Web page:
By Dave Lass
It’s hard to imagine that a major river in the western United States, flowing next to an interstate highway for much of its length, and sporting an amazing population of trophy-class wild trout, would fly under the radar for many anglers.
But so it goes for the Truckee River.
I’ve heard the Truckee described by veteran fly anglers as “maybe the most underrated river in the West.” That may be due, in part, to the Truckee’s reputation as a highly technical fishery whose Ph.D. trout demand considerable skill and varied techniques from the angler.
The Truckee certainly is not underrated by fisheries managers and Trout Unlimited, who are working in partnership to sustain the incredible fishing opportunities in the Lake Tahoe region and to bring back the Lahontan cutthroat, listed as Threatened under the Endangered Species Act and the only trout native to the Truckee River watershed.
Since 2007, I have worked and fished throughout the Truckee River watershed. In a series of blog posts I’ll explore the Truckee top to bottom, examining the changes in character this fine river undergoes along its journey – and the exceptional angling opportunities found all along the way.
Meiss Meadows to Lake Tahoe
Most people don’t think of unspoiled backcountry when they picture California -- more often palm trees and David Hasselhoff in red swim trunks and Botox come to mind. The fact is, California has more Wilderness and lightly roaded backcountry than any other state outside of Alaska, providing exceptional, varied fishing opportunities for those willing to explore.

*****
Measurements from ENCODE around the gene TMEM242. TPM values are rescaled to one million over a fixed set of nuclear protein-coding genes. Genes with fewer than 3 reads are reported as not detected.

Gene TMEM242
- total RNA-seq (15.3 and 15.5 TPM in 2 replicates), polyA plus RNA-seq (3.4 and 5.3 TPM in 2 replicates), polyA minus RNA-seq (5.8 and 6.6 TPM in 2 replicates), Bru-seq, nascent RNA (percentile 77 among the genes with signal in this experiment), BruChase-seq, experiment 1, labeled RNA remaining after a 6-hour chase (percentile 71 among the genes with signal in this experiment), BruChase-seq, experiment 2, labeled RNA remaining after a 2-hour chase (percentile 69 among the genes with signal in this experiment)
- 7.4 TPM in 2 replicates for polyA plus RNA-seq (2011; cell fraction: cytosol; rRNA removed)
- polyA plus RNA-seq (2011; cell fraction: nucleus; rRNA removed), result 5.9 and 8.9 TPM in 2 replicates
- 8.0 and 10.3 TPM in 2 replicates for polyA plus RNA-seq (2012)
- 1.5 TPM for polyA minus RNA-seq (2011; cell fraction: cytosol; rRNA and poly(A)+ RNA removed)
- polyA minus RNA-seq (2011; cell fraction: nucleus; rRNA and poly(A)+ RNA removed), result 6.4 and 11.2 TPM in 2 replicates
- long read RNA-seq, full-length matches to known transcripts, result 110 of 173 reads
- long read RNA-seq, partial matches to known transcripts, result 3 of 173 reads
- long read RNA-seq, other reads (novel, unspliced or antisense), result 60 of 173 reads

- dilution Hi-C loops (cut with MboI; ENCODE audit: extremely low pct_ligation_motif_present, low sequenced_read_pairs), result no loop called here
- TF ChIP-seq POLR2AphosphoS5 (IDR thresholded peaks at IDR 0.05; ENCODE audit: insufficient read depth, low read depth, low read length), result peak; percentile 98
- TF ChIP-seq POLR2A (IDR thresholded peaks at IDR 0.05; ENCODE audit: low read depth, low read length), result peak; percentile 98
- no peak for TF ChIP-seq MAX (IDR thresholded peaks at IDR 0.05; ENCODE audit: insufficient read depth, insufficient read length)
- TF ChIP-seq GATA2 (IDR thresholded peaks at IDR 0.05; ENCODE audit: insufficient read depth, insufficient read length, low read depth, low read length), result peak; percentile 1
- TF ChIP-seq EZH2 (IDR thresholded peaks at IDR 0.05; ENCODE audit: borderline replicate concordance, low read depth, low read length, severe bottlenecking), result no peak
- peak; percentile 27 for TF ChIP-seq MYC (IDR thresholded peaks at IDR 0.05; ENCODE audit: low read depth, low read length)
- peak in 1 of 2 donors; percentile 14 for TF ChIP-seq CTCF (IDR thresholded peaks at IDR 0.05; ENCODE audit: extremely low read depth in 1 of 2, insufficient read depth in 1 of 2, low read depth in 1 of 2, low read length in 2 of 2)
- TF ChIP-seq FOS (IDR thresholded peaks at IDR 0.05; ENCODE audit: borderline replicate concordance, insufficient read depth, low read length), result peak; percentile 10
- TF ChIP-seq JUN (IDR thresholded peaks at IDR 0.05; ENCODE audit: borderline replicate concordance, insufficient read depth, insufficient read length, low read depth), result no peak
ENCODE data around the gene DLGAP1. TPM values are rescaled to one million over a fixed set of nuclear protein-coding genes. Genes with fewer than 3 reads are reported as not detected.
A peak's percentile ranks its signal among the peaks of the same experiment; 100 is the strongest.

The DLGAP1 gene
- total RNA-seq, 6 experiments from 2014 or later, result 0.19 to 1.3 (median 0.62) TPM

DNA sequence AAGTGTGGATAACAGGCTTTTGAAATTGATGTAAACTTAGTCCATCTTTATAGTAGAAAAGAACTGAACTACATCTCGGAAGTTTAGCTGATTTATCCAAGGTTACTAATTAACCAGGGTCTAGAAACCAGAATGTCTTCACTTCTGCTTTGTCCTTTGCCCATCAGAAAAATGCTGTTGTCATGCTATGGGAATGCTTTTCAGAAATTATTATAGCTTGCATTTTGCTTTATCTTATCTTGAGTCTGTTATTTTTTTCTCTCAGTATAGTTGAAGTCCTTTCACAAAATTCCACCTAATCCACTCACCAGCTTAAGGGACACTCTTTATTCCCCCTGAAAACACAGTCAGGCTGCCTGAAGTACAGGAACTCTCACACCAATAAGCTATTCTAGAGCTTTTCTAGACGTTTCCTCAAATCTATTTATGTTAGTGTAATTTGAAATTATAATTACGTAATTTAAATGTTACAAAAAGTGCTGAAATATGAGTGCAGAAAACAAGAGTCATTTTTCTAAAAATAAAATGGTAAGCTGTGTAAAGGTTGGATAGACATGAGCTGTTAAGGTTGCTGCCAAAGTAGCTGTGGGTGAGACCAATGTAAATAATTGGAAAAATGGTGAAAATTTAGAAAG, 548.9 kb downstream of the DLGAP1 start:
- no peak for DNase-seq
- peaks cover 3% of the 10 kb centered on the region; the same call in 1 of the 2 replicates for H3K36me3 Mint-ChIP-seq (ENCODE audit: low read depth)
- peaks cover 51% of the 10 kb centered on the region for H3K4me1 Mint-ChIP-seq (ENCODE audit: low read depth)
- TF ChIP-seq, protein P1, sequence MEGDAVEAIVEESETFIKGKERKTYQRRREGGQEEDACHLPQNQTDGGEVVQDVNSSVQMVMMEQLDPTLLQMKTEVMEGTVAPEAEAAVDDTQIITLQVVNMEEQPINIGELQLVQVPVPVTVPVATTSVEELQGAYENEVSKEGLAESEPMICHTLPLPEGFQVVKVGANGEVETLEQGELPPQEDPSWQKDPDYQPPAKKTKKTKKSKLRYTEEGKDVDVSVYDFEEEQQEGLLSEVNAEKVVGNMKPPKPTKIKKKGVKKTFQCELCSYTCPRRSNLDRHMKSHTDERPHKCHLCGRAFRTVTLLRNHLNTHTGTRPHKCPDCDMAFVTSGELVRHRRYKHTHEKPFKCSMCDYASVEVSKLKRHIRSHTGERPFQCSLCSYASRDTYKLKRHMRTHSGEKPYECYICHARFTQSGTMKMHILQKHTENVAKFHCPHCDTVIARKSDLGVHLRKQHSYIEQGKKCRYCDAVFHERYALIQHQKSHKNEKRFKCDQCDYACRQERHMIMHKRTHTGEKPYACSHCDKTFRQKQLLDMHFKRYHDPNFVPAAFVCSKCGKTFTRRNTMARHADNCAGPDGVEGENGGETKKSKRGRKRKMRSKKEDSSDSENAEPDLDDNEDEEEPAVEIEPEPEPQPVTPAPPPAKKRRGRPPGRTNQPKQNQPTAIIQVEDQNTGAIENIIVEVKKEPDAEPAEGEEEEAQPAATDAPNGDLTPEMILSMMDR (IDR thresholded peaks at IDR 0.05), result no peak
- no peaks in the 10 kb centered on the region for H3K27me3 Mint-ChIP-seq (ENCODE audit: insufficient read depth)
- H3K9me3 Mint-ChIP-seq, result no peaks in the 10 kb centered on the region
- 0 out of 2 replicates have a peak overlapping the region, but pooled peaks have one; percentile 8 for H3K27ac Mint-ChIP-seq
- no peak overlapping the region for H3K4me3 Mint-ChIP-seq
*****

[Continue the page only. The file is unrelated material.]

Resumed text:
A prime example of such places is the Meiss Meadows Roadless Area, the true headwaters of the Truckee River and of iconic Lake Tahoe, the largest alpine lake in the country. The habitat in Meiss Meadows is critical to protecting water quality in Lake Tahoe, and supports the only self-sustaining population of Lahontan cutthroat (LCT) in the Tahoe Basin.
The lake and streams of the Meiss Meadows area provide the best opportunity in the entire Tahoe region for anglers to pursue pure strain Lahontans. My favorite place to fish in Meiss Meadows is the Upper Truckee River. Fishing classic attractor dry flies and small terrestrial patterns will coax the 8-14” Lahontan cutthroats to the surface of this scenic meadow-to-freestone stream.
There is something special about catching native trout in their historic range, and the Upper Truckee is one of only a very few alpine streams in California that are open to angling for native LCTs.
In 2011, TU launched a partnership with the U.S Forest Service’s Lake Tahoe Basin Management Unit to expand the native LCT population in the Upper Truckee River downstream to natural fish barriers at the head of Christmas Valley. Every year we organize college students from around California and Nevada to join a TU-led work crew and Forest Service fisheries team to spend two weeks in Meiss Meadows removing non-native Brook trout.
And it’s working. More native cutthroat are being found downstream in the Truckee each year, adding to the complex character of this remarkable river.
Next: Tahoe Dam to the Town of Truckee
Dave Lass is California Field Director for Trout Unlimited.